The nuclear vitamin D receptor (VDR) mediates the actions of 1,25-dihydroxyvitamin D(3) (1,25D) to regulate gene transcription. Recently, the secondary bile acid, lithocholate (LCA), was recognized as a novel VDR ligand. Using reporter gene and mammalian two-hybrid systems, immunoblotting, competitive ligand displacement and quantitative real-time PCR, we identified curcumin (CM), a turmeric-derived bioactive polyphenol, as a likely additional novel ligand for VDR. CM (10(-5) M) activated transcription of a luciferase plasmid containing the distal vitamin D responsive element (VDRE) from the human CYP3A4 gene at levels comparable to 1,25D (10(-8) M) in transfected human colon cancer cells (Caco-2). While CM also activated transcription via a retinoid X receptor (RXR) responsive element, activation of the glucocorticoid receptor (GR) by CM was negligible. Competition binding assays with radiolabeled 1,25D confirmed that CM binds directly to VDR. In mammalian two-hybrid assays employing transfected Caco-2 cells, CM (10(-5) M) increased the ability of VDR to recruit its heterodimeric partner, RXR, and steroid receptor coactivator-1 (SRC-1). Real-time PCR studies revealed that CM-bound VDR can activate VDR target genes CYP3A4, CYP24, p21 and TRPV6 in Caco-2 cells. Numerous studies have shown chemoprotection by CM against intestinal cancers via a variety of mechanisms. Small intestine and colon are important VDR-expressing tissues where 1,25D has known anticancer properties that may, in part, be elicited by activation of CYP-mediated xenobiotic detoxification and/or up-regulation of the tumor suppressor p21. Our results suggest the novel hypothesis that nutritionally-derived CM facilitates chemoprevention via direct binding to, and activation of, VDR.
Copyright © 2010 Elsevier Inc. All rights reserved.
PMID: 20153625 [PubMed - indexed for MEDLINE]PMCID: PMC2891903 [Available on 2011/12/1



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 Posted: Sun Apr 10th, 2011 17:00

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Terry, it looks like in-vitro and in-silico agree again :) I would have guessed at agonist, based on the location of the oxygens, and the residues which circumin binds to (based on my Ligplot analyses, unpublished).

The in-vitro study notes it's profile in differing receptors is different from 1,25D, however, so it most probably would interfere with the way Olmesartan's receptor profile is 'just right'. In-silico indicates a concentration of several micromolar of circumin being needed, about 20 times higher than Olmesartan.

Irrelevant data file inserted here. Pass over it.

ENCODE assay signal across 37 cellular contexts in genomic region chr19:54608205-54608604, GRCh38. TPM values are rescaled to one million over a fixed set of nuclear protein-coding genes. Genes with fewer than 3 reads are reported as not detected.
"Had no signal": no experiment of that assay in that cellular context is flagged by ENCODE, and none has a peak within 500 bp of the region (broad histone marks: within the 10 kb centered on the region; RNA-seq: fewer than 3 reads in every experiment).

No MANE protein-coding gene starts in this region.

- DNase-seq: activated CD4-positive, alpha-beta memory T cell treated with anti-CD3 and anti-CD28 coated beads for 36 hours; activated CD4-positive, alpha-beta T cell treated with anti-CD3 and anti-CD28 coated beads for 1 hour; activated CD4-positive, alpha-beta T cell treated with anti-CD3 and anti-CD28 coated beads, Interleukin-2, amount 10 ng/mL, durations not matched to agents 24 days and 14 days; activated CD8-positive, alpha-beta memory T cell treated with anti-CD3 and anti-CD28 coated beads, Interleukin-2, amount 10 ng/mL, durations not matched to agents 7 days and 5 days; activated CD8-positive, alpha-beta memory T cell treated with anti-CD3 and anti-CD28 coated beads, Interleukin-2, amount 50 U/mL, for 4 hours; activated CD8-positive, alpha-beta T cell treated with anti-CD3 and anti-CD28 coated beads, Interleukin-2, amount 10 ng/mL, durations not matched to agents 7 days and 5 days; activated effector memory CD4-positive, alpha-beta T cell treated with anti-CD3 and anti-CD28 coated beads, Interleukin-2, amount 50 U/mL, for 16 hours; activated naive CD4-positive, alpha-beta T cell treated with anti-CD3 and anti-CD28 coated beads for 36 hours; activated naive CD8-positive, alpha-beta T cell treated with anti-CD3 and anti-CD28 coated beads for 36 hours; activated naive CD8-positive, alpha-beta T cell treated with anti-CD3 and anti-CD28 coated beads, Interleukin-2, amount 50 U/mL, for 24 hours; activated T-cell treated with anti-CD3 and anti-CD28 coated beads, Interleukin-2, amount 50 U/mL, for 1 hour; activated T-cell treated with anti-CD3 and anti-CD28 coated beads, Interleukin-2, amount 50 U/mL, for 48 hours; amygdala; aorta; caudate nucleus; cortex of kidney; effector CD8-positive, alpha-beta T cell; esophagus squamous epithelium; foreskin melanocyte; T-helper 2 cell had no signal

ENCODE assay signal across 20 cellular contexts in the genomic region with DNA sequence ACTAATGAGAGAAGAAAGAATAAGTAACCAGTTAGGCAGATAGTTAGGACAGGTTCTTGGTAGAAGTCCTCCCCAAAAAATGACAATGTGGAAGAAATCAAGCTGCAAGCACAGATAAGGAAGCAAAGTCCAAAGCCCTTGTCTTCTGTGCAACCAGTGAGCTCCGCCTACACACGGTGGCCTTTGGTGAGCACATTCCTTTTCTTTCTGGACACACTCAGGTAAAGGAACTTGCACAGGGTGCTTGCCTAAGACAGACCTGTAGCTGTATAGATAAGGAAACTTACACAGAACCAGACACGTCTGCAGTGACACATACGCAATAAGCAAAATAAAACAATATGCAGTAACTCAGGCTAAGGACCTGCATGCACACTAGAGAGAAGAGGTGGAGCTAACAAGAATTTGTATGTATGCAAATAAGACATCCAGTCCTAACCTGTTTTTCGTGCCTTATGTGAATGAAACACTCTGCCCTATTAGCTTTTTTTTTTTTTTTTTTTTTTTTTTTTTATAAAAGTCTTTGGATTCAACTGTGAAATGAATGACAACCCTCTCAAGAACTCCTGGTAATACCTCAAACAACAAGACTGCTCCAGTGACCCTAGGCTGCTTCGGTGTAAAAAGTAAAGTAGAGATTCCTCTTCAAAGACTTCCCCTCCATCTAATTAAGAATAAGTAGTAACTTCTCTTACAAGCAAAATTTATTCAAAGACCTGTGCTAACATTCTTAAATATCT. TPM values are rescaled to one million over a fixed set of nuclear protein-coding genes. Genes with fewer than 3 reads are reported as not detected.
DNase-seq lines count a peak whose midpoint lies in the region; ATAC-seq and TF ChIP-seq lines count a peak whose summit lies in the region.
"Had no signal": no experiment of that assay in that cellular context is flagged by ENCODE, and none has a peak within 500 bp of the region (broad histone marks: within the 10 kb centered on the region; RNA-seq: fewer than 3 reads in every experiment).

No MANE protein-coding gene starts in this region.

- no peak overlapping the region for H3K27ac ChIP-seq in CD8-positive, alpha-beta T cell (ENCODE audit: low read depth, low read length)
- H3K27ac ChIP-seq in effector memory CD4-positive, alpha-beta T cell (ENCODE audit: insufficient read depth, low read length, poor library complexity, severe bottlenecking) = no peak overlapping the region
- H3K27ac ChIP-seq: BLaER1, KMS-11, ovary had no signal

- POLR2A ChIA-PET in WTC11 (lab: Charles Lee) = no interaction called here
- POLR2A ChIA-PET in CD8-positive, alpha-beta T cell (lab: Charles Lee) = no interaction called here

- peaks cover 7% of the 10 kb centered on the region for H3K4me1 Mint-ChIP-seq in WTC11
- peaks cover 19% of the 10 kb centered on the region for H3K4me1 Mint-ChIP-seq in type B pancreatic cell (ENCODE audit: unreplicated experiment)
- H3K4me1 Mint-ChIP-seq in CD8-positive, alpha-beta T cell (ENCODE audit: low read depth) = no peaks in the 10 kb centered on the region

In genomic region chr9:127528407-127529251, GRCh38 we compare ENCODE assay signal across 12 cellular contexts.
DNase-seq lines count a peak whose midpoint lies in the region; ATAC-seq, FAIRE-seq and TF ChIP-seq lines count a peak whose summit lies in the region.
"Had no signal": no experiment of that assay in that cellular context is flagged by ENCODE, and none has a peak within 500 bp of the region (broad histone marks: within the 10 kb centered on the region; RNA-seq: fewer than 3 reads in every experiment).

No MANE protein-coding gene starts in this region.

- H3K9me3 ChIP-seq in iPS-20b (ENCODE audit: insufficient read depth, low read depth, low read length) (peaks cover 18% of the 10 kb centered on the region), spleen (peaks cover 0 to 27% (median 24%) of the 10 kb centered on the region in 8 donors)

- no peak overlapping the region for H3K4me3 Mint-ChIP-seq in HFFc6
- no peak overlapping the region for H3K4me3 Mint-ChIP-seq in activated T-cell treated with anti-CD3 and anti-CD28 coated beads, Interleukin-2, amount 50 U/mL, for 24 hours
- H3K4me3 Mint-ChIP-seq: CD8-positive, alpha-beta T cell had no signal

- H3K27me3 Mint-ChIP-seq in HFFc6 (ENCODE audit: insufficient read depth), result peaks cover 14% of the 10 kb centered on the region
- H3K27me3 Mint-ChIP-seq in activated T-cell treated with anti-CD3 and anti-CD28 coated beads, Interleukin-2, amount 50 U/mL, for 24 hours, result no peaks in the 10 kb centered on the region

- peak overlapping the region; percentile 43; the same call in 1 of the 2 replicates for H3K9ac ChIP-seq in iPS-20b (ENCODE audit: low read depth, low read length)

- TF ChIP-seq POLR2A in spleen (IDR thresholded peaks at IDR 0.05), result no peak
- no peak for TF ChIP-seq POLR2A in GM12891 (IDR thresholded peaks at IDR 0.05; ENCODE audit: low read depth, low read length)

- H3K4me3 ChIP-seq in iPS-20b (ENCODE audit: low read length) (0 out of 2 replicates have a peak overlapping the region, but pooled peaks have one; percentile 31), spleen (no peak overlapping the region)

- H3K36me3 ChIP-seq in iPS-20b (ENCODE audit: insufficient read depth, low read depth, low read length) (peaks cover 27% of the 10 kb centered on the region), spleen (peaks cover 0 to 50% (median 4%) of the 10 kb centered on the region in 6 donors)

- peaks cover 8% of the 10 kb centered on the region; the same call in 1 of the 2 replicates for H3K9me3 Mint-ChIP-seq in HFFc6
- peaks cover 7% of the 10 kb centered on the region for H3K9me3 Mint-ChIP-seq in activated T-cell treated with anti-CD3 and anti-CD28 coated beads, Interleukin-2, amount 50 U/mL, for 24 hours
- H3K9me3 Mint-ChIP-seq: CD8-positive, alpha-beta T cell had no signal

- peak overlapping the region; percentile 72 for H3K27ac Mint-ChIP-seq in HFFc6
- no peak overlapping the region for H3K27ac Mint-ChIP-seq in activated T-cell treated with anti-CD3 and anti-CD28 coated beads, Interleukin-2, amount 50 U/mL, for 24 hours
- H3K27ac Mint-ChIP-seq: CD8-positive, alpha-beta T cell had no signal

But it leads to an intriguing theory about disease  profiles in India, where Lupus is also low in incidence. I will float this concept during my Singapore presentation in November :)
 

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 Posted: Mon Apr 11th, 2011 08:22

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Dr Marshall in light of this discussion of curcumin .. should we avoid CM in our diets so as not to interfere with the actions of olmesartan?  

Last edited on Mon Apr 11th, 2011 08:28 by ChrisMavo



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Dr Trevor Marshall
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 Posted: Mon Apr 11th, 2011 15:09

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Dr Marshall in light of this discussion of curcumin .. should we avoid CM in our diets so as not to interfere with the actions of olmesartan?
The concentration needed to cause problems is about 10 times that of Olmesartan. Provided you keep the amount of circumin under 40 or 50milligrams you shouldn't experience too much trouble, and will be able to enjoy your curry :)
 
If the concentration is not under your control, then it is best to avoid, yes...
 

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 Posted: Tue Apr 12th, 2011 13:50

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PGA Terry,

Thanks for posting that study's complete abstract. sdcreacy referred to that study in the first post I referenced above about where I was making my assumptions from. :)

Also, further down in that same forum (http://marshallprotocol.com/view_topic.php?id=12607&forum_id=39&highlight=curcumin#p194310 - at the top of the page when you click the link), sdcreacy tells about a bad skin reaction after using a "preparation" of curcumin (related to its differing profile in other receptors?). I have not had problems with turmeric in my diet.

Last edited on Tue Apr 12th, 2011 15:30 by findinganswers